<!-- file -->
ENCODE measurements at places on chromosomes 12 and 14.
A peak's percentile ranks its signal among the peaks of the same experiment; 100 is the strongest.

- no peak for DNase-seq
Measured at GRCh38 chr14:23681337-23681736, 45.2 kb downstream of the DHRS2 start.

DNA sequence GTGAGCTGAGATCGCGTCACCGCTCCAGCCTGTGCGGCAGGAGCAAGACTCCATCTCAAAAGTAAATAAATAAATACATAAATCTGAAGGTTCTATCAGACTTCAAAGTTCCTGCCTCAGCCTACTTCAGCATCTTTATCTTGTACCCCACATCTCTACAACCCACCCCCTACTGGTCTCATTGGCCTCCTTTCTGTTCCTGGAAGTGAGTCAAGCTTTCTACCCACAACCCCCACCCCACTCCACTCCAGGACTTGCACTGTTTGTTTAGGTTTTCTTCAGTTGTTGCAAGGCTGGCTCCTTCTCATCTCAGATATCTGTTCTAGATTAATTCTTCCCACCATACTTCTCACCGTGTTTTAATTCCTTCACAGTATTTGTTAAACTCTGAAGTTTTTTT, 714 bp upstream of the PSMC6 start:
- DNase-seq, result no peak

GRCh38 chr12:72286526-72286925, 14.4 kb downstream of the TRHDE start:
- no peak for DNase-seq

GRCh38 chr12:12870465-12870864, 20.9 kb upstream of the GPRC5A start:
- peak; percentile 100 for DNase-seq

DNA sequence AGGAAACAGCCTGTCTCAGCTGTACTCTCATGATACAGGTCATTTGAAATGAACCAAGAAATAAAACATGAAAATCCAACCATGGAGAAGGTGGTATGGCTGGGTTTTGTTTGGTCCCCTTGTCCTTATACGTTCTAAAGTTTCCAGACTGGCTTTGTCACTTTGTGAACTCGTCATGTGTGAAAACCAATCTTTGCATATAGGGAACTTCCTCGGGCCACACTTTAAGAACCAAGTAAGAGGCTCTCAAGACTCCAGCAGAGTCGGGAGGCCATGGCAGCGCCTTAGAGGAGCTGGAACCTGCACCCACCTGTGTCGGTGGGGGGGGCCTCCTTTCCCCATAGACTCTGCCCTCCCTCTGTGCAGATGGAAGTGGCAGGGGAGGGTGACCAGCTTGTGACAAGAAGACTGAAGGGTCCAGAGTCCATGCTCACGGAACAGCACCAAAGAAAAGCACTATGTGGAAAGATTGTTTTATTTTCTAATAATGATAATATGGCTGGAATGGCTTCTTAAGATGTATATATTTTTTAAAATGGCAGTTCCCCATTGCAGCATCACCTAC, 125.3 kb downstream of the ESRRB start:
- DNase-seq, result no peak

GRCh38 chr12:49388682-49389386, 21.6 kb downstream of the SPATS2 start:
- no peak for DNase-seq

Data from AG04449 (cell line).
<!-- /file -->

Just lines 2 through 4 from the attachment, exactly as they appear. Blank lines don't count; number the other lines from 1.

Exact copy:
A peak's percentile ranks its signal among the peaks of the same experiment; 100 is the strongest.

- no peak for DNase-seq
Measured at GRCh38 chr14:23681337-23681736, 45.2 kb downstream of the DHRS2 start.